Why Vulnerability is Key to Authentic Influencer Content
“Lead the charge and don’t be quiet.” Derek Wiggins, US Country Head, Takumi
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“The simple, aspirational aesthetic is over,” Takumi’s Group CEO Mary Keane-Dawson declared early in her #SMWONE session alongside her colleague Derek Wiggins, USA Country Head, about the current state of influencer marketing. She punctuated her sentiment with a pair of photos: the first, a prettily staged image of a sun-kissed woman holding a daisy in her mouth; the second, a less staged image of her sputtering to spit the flower out. And while this pristine and staged aesthetic was on its way out before the COVID-19 pandemic hit, the latter has us all feeling as discombobulated and uncomfortable as the woman in the second photo.
As it turns out, that’s making what influencers do now, and will do next, so appealing.
Here are the primary insights and takeaways:
- Platforms that can elevate imperfect content will shine
- Influencer marketing content will favor more raw and unpolished stories
- Be open to experimenting and playing around when communities need it most
Veneers Down, Vulnerability Up
“Reality has come in and slapped us all in the face,” said Derek Wiggins shared, going on to say, “what it’s done is it’s humbled and changed our opinions, making us more open and vulnerable.” He shared a quote that reveals the resulting work is not only more raw and unpolished, but more fun for the influencers themselves:
We’re just being ourselves and making sure we’re having fun behind each piece of content – we really think having fun and genuinely loving what you do is SO important to stand out.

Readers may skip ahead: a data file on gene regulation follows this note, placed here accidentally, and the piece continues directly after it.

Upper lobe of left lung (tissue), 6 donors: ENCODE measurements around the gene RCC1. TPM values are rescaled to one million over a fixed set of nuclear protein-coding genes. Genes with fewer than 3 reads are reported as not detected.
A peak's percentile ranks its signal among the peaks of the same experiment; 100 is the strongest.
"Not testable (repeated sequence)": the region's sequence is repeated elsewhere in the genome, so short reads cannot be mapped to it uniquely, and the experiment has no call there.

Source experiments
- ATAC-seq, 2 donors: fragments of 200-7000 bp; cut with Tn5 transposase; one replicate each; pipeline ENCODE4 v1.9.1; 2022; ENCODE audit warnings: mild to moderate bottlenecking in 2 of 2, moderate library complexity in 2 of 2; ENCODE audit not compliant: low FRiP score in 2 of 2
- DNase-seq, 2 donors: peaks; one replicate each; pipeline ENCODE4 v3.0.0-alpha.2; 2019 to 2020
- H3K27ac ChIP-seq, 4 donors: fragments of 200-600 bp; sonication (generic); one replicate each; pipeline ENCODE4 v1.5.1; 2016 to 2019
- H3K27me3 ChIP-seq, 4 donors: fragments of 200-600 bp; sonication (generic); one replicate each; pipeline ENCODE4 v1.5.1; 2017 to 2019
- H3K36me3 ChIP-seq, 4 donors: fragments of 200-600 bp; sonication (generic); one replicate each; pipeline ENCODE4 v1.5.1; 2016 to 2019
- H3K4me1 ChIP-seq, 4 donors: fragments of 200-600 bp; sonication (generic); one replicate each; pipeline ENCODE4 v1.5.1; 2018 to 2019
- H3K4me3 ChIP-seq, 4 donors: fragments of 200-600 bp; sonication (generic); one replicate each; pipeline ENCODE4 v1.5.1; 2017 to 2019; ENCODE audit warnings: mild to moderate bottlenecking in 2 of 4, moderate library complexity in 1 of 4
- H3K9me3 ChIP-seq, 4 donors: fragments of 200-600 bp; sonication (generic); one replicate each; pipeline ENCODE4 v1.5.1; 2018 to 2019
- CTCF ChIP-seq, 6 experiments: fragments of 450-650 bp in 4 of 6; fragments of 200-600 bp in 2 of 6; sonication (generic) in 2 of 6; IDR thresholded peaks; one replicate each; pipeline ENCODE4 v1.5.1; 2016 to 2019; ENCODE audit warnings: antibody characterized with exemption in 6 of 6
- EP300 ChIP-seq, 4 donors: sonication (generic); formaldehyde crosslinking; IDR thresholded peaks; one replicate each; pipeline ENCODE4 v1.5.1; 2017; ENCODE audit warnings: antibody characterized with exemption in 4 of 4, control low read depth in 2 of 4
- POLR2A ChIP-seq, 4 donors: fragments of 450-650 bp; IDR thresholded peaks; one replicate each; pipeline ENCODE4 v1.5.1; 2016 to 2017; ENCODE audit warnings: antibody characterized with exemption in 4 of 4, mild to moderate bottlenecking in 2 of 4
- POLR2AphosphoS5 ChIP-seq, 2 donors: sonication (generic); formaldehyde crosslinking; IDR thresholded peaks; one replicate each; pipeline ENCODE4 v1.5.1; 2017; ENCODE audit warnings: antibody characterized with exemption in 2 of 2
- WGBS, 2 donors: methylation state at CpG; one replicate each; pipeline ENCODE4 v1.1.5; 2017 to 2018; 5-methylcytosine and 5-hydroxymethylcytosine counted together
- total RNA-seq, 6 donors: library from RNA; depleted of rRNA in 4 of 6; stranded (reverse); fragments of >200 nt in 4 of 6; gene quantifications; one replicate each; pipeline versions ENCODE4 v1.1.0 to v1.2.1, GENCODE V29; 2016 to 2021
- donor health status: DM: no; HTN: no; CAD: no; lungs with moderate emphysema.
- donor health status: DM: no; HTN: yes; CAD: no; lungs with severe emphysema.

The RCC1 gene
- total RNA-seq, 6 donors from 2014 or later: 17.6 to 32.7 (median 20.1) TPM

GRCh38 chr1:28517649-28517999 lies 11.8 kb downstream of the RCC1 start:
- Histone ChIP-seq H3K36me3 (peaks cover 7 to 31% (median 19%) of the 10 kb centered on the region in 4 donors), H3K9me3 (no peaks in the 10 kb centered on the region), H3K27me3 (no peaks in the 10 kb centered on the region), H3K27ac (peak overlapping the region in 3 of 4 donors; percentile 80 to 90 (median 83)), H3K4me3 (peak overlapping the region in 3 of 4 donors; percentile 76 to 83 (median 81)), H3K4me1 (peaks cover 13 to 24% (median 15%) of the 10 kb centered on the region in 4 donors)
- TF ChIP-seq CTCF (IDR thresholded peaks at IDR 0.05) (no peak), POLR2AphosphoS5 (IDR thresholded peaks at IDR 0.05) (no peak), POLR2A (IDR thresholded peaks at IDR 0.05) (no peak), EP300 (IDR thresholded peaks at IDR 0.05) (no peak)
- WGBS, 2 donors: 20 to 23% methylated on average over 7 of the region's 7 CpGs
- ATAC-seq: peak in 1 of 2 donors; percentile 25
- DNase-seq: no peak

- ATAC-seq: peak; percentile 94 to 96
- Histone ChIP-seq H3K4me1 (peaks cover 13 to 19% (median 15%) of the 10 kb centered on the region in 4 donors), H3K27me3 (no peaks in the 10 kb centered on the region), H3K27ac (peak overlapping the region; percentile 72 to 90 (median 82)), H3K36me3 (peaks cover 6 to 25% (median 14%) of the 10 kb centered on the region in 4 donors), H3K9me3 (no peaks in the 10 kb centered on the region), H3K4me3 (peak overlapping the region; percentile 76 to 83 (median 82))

And who wouldn’t want to engage with content, or with creators, who are enjoying themselves? As it turns out, a vast majority of social media users. A 2019 Takumi survey revealed that 8 in 10 followers of influencers said they’d stop doing so if an influencer misrepresented themselves or their lifestyles to followers; 78% said they’d do so if they realized an influencer’s lifestyle promoted unrealistic or unsustainable life habits. Now that we’re all at home, there’s figuratively and literally nowhere to hide…and the content these professionals create could change significantly as a result.
It’s TikTok’s Time to Shine
As the aesthetic fades away, platforms that can elevate imperfect content will shine…and for Takumi and Wiggins, this means TikTok. Coaxed onto the platform at the urgings of his wife, he now finds himself one of the 522 million users (and fast-growing, as new data is showing) who returns to the site multiple times each day to be entertained. It’s a fantastic space to “be relevant, [to] make it yours,” he said, adding, “as a minority, looking for things to relate to [when I was younger] was difficult. Now, it’s a market for everyone.”
The platform is about more than dance challenges and whipped coffee; Wiggins highlighted two examples of influencers using the space to contribute to a larger social good. Calls for cause marketing were put out to their influencer community; creative spots came back for campaigns like Oreo’s #CookieforaCause (to benefit Save the Children) and #HaagIndoor and Secret Cinema’s campaign to keep people indoors. And independent of brands, pro bono campaigns emerged for #SafeHands (promoting frequent and thorough handwashing“Influencers have to adapt and rethink things like never before,” Keane-Dawson noted, audibly marveling at their community of creators as she continued, “this is where their creativity comes out.”
Play Around When the Community Needs It Most
For those worried that their work wouldn’t be as polished as normal, Wiggins and Keane-Dawson are in agreement that now is the time for that sort of work. Because consumers increasingly care less about the curated aesthetic and more about genuity and realness of content, now is precisely the time to play with the form, especially on platforms that reward that sort of playfulness like TikTok.
“Lead the charge and don’t be quiet,” Wiggins insisted, noting that people will remember down the road who didn’t want to speak up for fear of getting it wrong. Partnering with people who know what they’re doing means everything here; Keane-Dawson heaped more praise on the influencers they work with, saying they’re meeting the moment just how so many of us would hope: “they find the humor, and they find the connection…it’s amazing what these creators can do.”
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